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  1. The Anti-Federalists failed to prevent the adoption of the Constitution, but their efforts were not entirely in vain. Although many Federalists initially argued against the necessity of a bill of rights to ensure passage of the Constitution, they promised to add amendments to it specifically protecting individual liberties.

  2. Jan 15, 2010 · The Federalists were successful in their effort to get the Constitution ratified by all 13 states. The Federalists later established a party known as the Federalist Party. The party backed the views of Hamilton and was a strong force in the early United States. The party, however, was short-lived, dead by 1824.

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    Who are federalists and who are Anti Federalists?

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    What was the outcome of the Federalist Party?

    • How Federalism Came to The Constitution
    • A Great Debate Over Power Erupts
    • Federalism Wins The Day
    • The Debate Over The Bill of Rights

    Americans today take federalism for granted, but its inclusion in the Constitution did not come without considerable controversy. The so-called Great Debate over federalism took the spotlight on May 25, 1787, when 55 delegates representing 12 of the original 13 U.S. states gathered in Philadelphia for the Constitutional Convention. New Jersey was the lone state that chose not to send a delegation. The main goal of the Convention was to revise the Articles of Confederation, the agreement that governed the 13 colonies and was adopted by the Continental Congress on November 15, 1777, shortly after the end of the Revolutionary War.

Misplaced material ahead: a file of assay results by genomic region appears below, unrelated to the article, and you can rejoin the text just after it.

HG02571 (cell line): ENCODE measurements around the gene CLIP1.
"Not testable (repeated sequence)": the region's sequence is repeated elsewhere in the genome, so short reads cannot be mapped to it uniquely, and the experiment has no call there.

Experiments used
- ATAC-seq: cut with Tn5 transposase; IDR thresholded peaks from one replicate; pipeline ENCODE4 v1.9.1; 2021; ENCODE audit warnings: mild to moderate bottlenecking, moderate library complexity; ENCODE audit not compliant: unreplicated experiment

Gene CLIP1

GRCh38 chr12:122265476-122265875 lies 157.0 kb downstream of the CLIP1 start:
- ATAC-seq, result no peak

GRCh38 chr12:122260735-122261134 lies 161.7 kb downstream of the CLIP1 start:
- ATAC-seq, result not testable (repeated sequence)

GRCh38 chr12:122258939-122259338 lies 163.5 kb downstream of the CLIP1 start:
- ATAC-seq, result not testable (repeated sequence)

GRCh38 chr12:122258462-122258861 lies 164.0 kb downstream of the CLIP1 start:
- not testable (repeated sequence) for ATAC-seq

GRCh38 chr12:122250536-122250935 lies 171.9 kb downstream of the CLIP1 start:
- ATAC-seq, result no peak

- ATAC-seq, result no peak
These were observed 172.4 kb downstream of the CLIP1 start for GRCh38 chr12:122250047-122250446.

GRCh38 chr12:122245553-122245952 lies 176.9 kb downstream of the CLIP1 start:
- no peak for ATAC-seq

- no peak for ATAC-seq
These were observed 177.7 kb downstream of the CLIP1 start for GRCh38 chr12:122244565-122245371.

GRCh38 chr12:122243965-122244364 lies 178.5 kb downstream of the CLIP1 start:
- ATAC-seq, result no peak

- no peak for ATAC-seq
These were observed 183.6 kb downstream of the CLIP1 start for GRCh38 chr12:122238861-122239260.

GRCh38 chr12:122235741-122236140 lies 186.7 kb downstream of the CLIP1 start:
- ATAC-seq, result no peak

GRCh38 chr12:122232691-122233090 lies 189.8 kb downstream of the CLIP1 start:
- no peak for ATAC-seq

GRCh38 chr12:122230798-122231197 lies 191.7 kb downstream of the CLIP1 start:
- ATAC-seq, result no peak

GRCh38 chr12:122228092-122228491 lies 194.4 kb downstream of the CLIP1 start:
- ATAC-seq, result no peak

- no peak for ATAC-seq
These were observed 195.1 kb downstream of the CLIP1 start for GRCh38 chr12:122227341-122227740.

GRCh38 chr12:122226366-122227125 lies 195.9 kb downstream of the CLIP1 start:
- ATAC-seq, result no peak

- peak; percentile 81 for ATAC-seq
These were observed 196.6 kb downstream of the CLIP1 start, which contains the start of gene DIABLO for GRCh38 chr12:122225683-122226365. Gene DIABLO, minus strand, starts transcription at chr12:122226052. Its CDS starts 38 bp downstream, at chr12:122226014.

As one of the most impactful aspects of the Constitution, the concept of federalism was considered extremely innovative—and controversial—in 1787. For one, splitting powers between the national and state governments was in stark contrast with the unitary system of government practiced for centuries in Great Britain. Under such unitary systems, the national government allows local governments very limited powers to govern themselves or their residents. Thus, it is not surprising that Articles of Confederation, coming so soon after the end of Britain’s often tyrannical unitary control of colonial America, provided for an extremely weak national government. Many newly-independent Americans, including some tasked with drafting the new Constitution, simply did not trust a strong national government—a lack of trust that resulted in a Great Debate. Taking place both during the Constitutional Convention and later during the state ratification process, The Great Debate over federalism pitted...